Cost of the public sector in Canada – opinion/westview
Posted: 05/29/2012.    By: Jock Finlayson

VANCOUVER — According to much of the country’s political left, the principal problem holding back the Canadian economy and chipping away at social equity is a pubic sector that is inadequately resourced.

From the federal NDP to the Canadian Labour Congress and the Canadian Centre for Policy Alternatives, one hears a constant refrain that, because of previous tax cuts and finance ministers who are too timid to ignite the engines of public spending, governments simply aren’t “investing” enough in programs, services and infrastructure.

This narrative suffers from several weaknesses, the most important being it is supported by data on the size and spending activity of the public sector.

If we take all levels of government together, by 2011 their overall expenditures reached $700 billion, measured on a national accounts basis (which differs slightly from the public accounts data reported in annual government budgets). Courtesy of the Fiscal Reference Tables published by the federal Department of Finance, we learn the same governments collectively spent $434 billion in the year 2000.

Thus, during little more than a decade, government outlays in Canada climbed by a sizable 61 per cent. During the same period, inflation, as proxied by the all-items Consumer Price Index, rose by 26 per cent, while the country’s population grew by 13 per cent. On the surface, this picture doesn’t convey the impression of a dramatically shrinking leviathan.

Next, consider the revenues the country’s numerous governments collect to pay for the services, programs and income transfers that comprise the expenditures discussed in the preceding paragraph.

By 2011, Canada’s public sector was pulling in close to $650 billion (again, measured on a national accounts basis). In the year 2000, the revenue haul was $468 billion — meaning government revenues have risen by almost 40 per cent since the start of the millennium. That government spending rose by more than revenues from 2000 to 2011 reflects the fact Ottawa and some provinces have been running substantial budget deficits in recent years.

In Canada, the provinces combined account for a larger slice of public spending than the federal government. But there are significant divergences in the size of the state across the provinces. In 2011-12, provincial program expenditures, measured as a share of gross domestic product (GDP), ranged from less than 14 per cent in Alberta to 28 per cent in PEI.

The provinces also differ markedly in the amount and relative burden of the debts they have accumulated over time.

By fiscal year 2011-12, provincial net debt per person ranged from a high of $21,400 in Quebec to a negative per capita debt of $4,000 in Alberta — which is in the fortunate position of having net government assets rather than net debts. For its part, the federal government’s debt adds up to just under $17,000 on a per person basis.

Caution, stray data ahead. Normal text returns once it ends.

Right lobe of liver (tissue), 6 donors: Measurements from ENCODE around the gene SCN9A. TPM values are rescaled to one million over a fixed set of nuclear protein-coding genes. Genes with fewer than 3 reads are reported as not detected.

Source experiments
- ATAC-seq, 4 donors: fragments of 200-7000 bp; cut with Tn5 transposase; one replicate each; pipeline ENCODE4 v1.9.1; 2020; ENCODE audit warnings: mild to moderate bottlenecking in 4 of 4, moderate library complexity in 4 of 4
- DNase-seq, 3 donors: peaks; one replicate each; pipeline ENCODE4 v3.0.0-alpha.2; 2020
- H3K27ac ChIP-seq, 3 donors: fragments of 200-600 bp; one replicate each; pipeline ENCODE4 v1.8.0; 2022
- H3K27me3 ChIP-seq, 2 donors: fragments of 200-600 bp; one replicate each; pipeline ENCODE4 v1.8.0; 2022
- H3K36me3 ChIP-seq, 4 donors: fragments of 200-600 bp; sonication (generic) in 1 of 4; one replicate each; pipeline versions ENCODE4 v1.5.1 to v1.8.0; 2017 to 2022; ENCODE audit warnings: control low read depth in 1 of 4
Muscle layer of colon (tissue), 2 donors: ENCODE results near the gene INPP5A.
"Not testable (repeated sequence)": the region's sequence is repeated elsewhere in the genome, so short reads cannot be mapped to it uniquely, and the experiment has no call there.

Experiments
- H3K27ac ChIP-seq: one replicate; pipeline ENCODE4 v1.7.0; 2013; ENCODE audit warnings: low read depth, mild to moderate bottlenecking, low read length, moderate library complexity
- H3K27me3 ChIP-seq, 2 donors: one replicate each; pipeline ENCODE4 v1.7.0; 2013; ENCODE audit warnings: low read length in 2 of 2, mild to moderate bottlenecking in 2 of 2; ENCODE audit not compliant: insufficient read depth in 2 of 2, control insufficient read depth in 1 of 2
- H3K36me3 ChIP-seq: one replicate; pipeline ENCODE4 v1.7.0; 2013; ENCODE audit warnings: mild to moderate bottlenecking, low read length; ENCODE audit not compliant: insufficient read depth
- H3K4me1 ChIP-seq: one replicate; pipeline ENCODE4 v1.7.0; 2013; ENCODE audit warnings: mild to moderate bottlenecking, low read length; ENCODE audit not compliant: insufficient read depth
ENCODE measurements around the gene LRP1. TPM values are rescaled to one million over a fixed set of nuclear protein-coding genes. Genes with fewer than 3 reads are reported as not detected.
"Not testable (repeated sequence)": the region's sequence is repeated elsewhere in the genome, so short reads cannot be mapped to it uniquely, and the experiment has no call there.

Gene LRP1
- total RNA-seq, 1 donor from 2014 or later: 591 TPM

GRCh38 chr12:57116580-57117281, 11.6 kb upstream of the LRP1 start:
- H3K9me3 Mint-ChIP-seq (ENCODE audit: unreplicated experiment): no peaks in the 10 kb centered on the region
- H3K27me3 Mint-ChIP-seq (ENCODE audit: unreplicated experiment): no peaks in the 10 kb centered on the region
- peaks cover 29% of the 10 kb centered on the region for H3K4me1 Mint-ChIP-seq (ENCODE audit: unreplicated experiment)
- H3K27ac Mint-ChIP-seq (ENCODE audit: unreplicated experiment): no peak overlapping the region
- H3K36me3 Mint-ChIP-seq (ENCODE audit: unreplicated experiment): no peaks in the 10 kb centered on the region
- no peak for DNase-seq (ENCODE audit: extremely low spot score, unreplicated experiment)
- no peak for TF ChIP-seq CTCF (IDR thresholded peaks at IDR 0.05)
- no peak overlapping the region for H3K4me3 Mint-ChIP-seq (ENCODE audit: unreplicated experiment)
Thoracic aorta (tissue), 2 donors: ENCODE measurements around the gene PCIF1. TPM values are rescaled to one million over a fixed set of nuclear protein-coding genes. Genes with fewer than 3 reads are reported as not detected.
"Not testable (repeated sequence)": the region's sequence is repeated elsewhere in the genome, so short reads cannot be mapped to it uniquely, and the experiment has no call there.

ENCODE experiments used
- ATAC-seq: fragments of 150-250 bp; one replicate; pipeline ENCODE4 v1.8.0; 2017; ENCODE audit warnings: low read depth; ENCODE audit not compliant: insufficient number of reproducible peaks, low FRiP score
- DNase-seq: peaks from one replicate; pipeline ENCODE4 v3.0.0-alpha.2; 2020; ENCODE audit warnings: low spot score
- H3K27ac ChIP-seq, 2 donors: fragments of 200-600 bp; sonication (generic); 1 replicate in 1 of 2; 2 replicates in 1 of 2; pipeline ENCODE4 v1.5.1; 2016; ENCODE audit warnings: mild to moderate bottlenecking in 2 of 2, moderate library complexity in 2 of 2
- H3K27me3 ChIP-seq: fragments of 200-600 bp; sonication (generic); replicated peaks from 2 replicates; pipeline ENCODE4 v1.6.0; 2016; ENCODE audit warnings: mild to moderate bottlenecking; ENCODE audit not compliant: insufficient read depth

What is the optimal size of the state? Both scholars and citizens differ on this basic question of political economy, and there is no “right” answer.

By the early 1990s, the broad public sector in Canada had grown to the point where it amounted to half of the nation’s economy, according to data assembled by the Organization for Economic Cooperation and Development. This is not far short of where some European countries (including Portugal, France and Greece) are at today. By the early 1990s, years of ballooning budget deficits had served to drive up the government spending-to-GDP ratio, both nationally and in most of the provinces.

From the mid-1990s until the onset of the global recession in 2008-09, the Canadian public sector’s economic footprint steadily diminished, as budget deficits disappeared or turned into surpluses, and taxes were reduced.

The OECD estimates overall government expenditures now constitute approximately 42 per cent of GDP.

This is lower than in the 1980s and 1990s, but the public sector in Canada remains a much bigger economic and social force than it was during most of the 20th century.

By any standard, government exercises substantial control over the nation’s economic resources and has a large presence in the lives of Canadians. While some would like to see the public sector expand further, so that it represents 50 or even 60 per cent of GDP, following this path would necessitate significantly higher taxes across myriad revenue sources — personal and business income taxes, consumption taxes and payroll and property taxes, among others.

Moreover, it’s hard to believe governments in this country can’t provide an appropriate volume and quality of public services and programs with the roughly $675 billion in revenues they are on track to collect in 2012.


Jock Finlayson is executive vice-president of the Business Council of British Columbia.

Republished from the Winnipeg Free Press print edition May 29, 2012 A10

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